Who is your target audience and how do you promote the event to them?

Our core target group is 14-19 year-olds. However, the event is relevant to everyone: Young people, parents, teacher, carers, influencers, industry and even adults looking for a career change. With our core target audience being 14-19 year-olds we focused on school and college groups and have over 1,700 groups registered to attend.

The most effective channel for this group has been telesales and direct marketing. For Saturday visitor recruitment, we are targeting those within two hours of the venue.

How is the event funded?

WorldSkills London 2011 is funded jointly by the Department for Business, Innovation and Skills and industry partners. We are a not-for-profit organisation. The European Social Fund is providing technical assistance funds to support a programme of activity to assist young people from disadvantaged areas to attend the event, support the volunteer and exhibitor programme and fund event “wrap around” activities. The competition would not be possible without our more than 150 sponsors, which have not only provided sponsorship money but also goods in kind, with the donation of equipment and machinery.

In terms of numbers, how many visitors/ delegates are you hoping to attract?

We aim to attract 150,000 visitors and delegates. Currently we have over 111,000 visitors registered to attend – our visitors will come from across the UK as well as over 58 countries and regions. Visitors can register online for complimentary tickets.

What suppliers are you using and how have you chosen them?

A variety of very experienced suppliers are working alongside our sponsors. These include Melville, Blitz, Aztec and Logicalis plus a wide range of logistical support managed through CEVA Showfreight.

With less than one month to go, what lessons have you learned? And how are the plans going?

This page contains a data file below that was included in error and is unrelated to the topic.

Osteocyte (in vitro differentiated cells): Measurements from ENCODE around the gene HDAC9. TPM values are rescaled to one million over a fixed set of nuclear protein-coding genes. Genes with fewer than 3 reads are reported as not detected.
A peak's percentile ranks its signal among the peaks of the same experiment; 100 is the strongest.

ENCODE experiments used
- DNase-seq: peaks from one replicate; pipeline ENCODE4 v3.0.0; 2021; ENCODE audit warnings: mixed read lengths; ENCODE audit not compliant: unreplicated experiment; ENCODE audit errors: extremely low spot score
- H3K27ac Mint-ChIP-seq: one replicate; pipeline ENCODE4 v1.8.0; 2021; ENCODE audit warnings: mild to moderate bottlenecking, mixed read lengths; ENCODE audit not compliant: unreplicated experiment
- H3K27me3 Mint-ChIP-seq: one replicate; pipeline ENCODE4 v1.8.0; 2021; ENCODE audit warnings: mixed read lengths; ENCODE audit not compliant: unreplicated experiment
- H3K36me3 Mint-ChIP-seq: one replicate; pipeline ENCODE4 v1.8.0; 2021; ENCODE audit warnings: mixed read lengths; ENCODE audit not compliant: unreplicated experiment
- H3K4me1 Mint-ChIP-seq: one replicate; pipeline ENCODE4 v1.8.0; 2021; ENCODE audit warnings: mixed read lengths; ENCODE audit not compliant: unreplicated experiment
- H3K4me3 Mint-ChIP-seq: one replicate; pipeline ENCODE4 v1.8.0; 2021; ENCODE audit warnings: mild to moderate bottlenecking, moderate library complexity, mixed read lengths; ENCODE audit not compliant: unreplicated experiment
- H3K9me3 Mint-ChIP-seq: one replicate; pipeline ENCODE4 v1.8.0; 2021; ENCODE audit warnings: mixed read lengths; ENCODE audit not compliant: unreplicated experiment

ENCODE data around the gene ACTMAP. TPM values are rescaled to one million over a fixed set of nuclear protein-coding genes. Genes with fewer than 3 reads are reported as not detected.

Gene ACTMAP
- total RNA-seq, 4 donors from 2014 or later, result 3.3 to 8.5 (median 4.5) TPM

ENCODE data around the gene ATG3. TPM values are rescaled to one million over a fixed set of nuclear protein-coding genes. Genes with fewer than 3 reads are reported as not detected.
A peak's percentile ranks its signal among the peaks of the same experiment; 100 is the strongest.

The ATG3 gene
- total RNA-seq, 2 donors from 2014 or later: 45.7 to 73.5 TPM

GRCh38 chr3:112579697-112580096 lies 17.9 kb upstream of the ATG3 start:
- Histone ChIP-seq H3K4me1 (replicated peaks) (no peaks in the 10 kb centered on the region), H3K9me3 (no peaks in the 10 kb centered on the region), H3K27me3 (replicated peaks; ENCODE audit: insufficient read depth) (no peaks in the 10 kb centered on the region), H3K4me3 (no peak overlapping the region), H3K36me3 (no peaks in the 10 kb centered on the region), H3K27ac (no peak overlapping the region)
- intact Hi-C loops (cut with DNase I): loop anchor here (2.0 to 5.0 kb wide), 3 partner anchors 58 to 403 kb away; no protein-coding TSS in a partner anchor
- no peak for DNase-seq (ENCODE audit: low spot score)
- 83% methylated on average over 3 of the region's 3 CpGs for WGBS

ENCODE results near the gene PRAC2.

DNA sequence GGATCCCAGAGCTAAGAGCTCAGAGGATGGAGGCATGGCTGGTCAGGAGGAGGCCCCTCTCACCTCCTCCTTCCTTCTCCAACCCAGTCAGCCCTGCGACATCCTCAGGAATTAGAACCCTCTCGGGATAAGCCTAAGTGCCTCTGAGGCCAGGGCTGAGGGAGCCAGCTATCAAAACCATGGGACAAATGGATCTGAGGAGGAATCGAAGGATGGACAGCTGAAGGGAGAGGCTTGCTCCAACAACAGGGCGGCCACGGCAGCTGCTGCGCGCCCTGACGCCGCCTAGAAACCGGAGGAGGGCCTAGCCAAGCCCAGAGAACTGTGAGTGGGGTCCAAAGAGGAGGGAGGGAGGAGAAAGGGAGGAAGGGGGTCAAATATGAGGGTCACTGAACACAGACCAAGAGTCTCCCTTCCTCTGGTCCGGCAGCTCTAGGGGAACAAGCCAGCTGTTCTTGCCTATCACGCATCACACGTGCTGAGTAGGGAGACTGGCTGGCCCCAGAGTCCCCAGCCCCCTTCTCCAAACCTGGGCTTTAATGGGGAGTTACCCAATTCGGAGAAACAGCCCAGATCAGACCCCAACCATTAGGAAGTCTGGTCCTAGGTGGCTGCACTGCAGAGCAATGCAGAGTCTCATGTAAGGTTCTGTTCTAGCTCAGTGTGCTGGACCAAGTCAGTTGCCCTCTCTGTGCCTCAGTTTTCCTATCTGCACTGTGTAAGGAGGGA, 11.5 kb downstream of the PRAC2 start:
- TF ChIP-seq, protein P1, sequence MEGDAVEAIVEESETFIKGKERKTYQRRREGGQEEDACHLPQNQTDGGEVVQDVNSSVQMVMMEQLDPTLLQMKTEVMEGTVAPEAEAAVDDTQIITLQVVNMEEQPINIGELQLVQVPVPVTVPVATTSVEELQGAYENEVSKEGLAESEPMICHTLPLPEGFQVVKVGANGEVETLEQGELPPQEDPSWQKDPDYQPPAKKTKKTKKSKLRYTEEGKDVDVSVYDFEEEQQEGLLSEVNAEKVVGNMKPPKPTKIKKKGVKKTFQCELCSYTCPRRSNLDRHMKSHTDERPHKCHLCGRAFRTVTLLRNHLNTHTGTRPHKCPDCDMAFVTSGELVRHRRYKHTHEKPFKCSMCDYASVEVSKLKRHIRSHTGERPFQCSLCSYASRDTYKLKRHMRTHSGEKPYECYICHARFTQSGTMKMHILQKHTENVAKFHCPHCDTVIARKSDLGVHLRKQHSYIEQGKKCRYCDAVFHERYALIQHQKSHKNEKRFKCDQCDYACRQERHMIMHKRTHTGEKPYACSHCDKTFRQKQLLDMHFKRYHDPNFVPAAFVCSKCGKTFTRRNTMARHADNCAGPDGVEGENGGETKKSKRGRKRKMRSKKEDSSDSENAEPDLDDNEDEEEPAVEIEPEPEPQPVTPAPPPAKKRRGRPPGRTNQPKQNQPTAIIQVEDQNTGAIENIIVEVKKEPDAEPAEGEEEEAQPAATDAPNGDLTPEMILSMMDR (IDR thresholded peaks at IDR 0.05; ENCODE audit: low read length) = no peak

As part of our event preparations we have made a deliberate attempt to learn from the immense history and good practice from many other skills competitions and events held across Europe and the rest of the member countries and regions that are members of WorldSkills International. This insight included a study tour plus a specific visit from the City of Calgary, which hosted the competition in 2009. We are on the home stretch and in the “finishing touches” phase before we go live and into full event mode. Our entire event team, our sponsors and suppliers are working flat out to bring the many event aspects together. We’re on track and our marketing campaign over the next few weeks will continue to build excitement and awareness across the capital and regional areas.

This is the largest event to take place at ExCeL before London 2012… is WorldSkills being used as a test event?

Being an international event with 150,000 visitors and delegates from across the globe, there are many parallels to London 2012 Olympic and Paralympic Games. An example of working in collaboration is through the assembly of a pontoon bridge, the same structure to be used during the Olympics to aid access to ExCeL. This is an essential component to WorldSkills London 2011 to support the management of transport and visitors to and from the venue.